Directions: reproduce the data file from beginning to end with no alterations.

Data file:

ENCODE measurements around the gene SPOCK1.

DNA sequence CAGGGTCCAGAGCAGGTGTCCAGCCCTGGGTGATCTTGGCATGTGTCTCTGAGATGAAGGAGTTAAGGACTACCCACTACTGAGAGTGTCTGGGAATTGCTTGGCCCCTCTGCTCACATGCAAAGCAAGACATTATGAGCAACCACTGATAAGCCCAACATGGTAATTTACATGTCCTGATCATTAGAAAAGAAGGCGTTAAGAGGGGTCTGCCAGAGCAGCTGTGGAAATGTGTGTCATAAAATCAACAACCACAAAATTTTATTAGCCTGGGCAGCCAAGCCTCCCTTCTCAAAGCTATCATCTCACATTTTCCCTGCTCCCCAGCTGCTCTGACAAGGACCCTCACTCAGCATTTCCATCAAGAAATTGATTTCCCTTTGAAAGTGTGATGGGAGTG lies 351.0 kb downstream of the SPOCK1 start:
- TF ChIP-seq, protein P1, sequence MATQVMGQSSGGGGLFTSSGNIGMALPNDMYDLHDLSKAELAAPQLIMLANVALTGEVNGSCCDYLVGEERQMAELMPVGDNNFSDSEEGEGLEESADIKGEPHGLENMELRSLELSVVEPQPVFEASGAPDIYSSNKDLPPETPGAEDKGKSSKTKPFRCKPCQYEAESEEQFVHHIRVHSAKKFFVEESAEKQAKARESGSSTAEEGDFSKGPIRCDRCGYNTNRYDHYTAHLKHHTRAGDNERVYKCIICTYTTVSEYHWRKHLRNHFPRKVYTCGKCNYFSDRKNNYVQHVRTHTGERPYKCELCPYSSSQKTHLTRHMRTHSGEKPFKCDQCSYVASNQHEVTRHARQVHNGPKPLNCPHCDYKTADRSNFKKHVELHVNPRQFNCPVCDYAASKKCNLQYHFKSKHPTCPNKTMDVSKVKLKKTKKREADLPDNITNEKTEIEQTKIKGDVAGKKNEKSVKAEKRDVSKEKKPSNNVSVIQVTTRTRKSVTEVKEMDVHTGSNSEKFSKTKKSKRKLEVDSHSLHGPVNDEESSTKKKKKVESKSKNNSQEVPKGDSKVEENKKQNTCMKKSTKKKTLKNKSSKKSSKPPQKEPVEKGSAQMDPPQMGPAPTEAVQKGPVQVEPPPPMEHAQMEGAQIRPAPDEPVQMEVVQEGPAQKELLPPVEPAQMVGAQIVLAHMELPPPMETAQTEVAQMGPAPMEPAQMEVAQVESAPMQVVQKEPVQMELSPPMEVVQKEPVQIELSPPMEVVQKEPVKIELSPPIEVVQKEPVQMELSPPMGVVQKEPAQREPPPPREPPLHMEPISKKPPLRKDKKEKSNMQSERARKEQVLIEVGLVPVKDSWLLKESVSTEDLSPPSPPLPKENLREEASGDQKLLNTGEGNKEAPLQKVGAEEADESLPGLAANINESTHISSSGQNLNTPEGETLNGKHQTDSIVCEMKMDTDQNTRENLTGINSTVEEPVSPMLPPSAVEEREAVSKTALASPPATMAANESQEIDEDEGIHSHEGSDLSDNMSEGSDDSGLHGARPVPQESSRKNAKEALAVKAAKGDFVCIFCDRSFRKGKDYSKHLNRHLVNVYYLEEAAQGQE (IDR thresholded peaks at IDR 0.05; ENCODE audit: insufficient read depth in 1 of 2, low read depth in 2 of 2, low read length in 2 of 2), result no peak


ENCODE measurements around the gene SPOCK1.

DNA sequence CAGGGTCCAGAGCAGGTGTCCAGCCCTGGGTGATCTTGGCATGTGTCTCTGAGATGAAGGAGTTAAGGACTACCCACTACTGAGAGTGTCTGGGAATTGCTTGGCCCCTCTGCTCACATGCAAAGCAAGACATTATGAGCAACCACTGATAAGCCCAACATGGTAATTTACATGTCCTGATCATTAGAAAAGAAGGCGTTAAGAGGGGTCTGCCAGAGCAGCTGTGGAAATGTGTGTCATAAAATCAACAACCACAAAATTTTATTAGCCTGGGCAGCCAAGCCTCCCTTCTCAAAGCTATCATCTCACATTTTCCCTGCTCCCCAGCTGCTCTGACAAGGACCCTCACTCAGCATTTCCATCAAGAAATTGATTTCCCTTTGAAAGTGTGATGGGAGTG lies 351.0 kb downstream of the SPOCK1 start:
- TF ChIP-seq, protein P1, sequence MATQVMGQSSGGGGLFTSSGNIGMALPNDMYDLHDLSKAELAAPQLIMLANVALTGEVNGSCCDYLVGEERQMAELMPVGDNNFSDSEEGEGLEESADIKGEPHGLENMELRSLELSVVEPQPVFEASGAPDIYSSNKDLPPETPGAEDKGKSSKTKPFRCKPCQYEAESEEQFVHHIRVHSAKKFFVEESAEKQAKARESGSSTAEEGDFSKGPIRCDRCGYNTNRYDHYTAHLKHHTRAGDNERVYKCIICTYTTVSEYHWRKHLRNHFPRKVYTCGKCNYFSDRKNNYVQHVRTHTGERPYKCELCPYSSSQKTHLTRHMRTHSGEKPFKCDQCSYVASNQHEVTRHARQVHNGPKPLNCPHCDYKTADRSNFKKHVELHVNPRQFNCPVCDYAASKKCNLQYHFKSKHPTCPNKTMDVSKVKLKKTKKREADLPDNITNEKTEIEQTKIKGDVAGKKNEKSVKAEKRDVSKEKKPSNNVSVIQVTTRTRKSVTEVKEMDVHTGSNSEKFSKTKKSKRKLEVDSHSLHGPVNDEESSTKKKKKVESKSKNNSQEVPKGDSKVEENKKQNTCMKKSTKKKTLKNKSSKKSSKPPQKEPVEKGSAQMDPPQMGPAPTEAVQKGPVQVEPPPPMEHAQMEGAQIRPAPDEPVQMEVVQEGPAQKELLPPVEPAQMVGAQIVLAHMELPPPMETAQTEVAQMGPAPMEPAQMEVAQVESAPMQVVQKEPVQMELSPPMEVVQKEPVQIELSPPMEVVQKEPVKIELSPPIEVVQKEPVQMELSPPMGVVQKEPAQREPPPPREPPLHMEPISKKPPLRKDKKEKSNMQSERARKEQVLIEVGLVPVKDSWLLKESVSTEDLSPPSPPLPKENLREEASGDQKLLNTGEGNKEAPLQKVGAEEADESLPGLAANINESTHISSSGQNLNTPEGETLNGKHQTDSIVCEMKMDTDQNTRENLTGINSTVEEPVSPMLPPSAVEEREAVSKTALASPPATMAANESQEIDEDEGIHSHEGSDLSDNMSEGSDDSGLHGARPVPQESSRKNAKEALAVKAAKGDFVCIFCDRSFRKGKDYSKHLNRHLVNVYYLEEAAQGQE (IDR thresholded peaks at IDR 0.05; ENCODE audit: insufficient read depth in 1 of 2, low read depth in 2 of 2, low read length in 2 of 2), result no peak